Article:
"We're running the same system, but in a different manner," Bellotti said. "I have no question Dennis can throw the ball and run. But it's more about the mental preparation and being able to watch film and come in and talk with the coaches about football. It's a difficult thing when one of your squad leaders is not around."

Bellotti said he advised Dixon to hold out for more money from the Braves. According to sources with knowledge of the situation, Dixon received a signing bonus of less than $150,000 for a six-year commitment. He had to sacrifice his scholarship at Oregon to accept the bonus, although it's believed the Braves are paying the bill for his final season with the Ducks. Dixon graduated with a bachelor's degree in sociology in June.

"I think the Braves got him for a steal," Bellotti said.

Kemp said Dixon will remain with the Gulf Coast Braves for at least another week, then possibly move to the team's advanced rookie affiliate in Danville, Va. Dixon said he will definitely play football for the Ducks this season, and will return to Oregon in late July. The Ducks begin preseason practices Aug. 4.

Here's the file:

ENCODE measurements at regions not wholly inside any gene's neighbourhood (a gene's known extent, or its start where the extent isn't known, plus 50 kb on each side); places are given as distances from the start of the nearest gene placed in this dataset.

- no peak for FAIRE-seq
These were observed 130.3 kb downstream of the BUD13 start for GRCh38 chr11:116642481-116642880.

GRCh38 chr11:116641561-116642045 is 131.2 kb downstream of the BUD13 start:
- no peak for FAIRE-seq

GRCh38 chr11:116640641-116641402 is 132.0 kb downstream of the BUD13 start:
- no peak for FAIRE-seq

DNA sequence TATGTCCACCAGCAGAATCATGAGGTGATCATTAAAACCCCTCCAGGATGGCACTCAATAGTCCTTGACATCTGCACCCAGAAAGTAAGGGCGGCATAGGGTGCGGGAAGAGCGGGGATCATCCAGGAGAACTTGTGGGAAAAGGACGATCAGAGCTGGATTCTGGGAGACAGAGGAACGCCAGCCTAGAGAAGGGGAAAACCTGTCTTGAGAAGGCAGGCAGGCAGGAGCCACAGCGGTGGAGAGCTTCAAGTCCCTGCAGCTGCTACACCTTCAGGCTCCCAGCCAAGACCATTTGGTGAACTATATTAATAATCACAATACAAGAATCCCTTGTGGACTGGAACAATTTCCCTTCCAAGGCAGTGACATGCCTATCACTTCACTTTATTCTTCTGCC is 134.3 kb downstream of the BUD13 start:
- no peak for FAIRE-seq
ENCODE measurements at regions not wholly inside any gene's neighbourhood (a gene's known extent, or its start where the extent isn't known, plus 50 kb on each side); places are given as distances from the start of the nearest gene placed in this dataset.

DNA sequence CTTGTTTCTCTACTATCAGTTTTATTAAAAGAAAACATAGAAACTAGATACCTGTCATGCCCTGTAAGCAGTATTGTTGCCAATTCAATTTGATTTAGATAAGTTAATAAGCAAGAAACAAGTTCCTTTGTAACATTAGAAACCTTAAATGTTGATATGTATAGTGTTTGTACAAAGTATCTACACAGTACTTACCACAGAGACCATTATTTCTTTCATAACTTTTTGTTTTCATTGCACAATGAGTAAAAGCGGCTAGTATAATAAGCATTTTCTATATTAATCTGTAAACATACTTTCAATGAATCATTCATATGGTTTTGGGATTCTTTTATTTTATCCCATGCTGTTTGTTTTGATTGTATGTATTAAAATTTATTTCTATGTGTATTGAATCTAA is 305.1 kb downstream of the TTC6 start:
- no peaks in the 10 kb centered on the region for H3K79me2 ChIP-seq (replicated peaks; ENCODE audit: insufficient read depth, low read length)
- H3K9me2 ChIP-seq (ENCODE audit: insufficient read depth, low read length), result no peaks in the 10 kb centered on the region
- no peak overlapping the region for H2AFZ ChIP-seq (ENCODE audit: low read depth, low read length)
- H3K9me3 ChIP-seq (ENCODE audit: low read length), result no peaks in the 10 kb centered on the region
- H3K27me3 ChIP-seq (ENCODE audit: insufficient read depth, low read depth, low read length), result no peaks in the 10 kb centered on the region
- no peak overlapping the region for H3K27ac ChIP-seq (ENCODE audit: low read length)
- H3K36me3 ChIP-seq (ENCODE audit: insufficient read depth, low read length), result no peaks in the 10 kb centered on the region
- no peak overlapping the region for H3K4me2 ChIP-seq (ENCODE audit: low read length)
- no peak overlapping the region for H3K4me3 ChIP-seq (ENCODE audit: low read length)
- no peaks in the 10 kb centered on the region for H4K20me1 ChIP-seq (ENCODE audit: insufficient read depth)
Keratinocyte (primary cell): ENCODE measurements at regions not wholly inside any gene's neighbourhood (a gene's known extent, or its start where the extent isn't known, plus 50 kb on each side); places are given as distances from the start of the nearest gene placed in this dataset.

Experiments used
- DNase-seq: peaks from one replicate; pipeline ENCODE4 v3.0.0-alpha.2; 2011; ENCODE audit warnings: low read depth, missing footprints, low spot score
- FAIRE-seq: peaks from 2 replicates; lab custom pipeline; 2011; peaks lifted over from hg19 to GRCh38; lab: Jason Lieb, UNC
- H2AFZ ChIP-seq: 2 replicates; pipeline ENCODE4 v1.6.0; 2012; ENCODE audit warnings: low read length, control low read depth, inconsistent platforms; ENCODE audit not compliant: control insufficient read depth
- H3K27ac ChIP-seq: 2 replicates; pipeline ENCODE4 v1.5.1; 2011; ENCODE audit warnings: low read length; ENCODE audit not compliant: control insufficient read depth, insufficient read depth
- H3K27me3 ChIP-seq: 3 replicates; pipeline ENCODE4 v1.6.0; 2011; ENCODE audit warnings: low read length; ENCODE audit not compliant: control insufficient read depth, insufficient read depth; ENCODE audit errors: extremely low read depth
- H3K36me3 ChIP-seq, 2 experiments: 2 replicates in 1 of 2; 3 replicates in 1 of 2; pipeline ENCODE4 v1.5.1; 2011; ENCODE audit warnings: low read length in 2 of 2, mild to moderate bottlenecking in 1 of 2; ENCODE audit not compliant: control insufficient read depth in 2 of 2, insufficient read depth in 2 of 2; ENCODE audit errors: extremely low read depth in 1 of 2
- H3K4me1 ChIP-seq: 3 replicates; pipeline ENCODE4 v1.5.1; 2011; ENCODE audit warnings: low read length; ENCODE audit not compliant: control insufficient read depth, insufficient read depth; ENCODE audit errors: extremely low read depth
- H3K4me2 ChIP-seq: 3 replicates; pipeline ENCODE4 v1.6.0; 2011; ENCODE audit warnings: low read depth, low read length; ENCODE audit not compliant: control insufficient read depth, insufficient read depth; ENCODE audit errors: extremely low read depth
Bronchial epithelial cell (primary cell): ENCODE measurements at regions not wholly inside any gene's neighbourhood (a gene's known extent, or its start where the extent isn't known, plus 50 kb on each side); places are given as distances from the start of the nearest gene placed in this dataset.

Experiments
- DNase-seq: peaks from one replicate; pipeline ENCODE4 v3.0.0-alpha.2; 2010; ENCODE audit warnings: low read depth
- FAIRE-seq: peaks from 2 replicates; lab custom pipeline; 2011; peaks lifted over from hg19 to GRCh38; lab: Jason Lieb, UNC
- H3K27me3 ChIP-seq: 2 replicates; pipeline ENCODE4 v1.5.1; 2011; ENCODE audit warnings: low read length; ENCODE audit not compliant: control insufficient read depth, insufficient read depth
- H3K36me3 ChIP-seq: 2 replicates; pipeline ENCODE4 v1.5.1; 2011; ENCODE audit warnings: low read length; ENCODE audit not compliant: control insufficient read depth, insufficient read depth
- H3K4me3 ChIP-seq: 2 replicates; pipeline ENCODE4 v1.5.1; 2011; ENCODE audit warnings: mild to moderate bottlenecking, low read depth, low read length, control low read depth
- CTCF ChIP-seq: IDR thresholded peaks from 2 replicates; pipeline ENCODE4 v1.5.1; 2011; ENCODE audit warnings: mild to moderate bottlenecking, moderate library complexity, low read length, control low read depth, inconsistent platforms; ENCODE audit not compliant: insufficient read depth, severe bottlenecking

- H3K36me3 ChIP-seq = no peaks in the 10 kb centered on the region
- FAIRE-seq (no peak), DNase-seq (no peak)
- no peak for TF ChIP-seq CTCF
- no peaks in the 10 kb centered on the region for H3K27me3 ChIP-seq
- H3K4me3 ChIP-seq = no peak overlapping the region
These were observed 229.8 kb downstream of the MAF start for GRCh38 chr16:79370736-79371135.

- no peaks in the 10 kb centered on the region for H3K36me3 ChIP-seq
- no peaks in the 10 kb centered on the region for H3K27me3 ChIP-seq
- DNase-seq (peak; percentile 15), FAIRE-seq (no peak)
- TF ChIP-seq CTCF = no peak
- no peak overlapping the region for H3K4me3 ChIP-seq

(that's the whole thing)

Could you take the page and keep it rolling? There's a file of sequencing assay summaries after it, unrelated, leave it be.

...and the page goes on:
"There was never any time when he was asked to make a choice," Kemp said.

Unless he is drafted by an NFL team and chooses to play pro football, Dixon will rejoin the Braves for spring training next year. The Braves have high hopes for him.

"If you've watched him play football at all, you can see he runs well and his arm is very strong," Kemp said. "He has good size and is going to continue to fill out. We're excited to have him. We think he's a terrific young man. We're looking forward to see where he can take his baseball career, especially once he's able to concentrate on baseball."

Even if that means concentrating less on football this summer. Dixon said he is prepared to be criticized if he gets off to a poor start at Oregon this fall, and he knows playing baseball this summer makes him an easy target.

"I'm ready for that," Dixon said. "I've had criticism throughout my football career. It's my career I'm trying to fulfill -- not their careers."

Mark Schlabach covers college football and men's college basketball for ESPN.com. You can contact him at schlabachma@yahoo.com.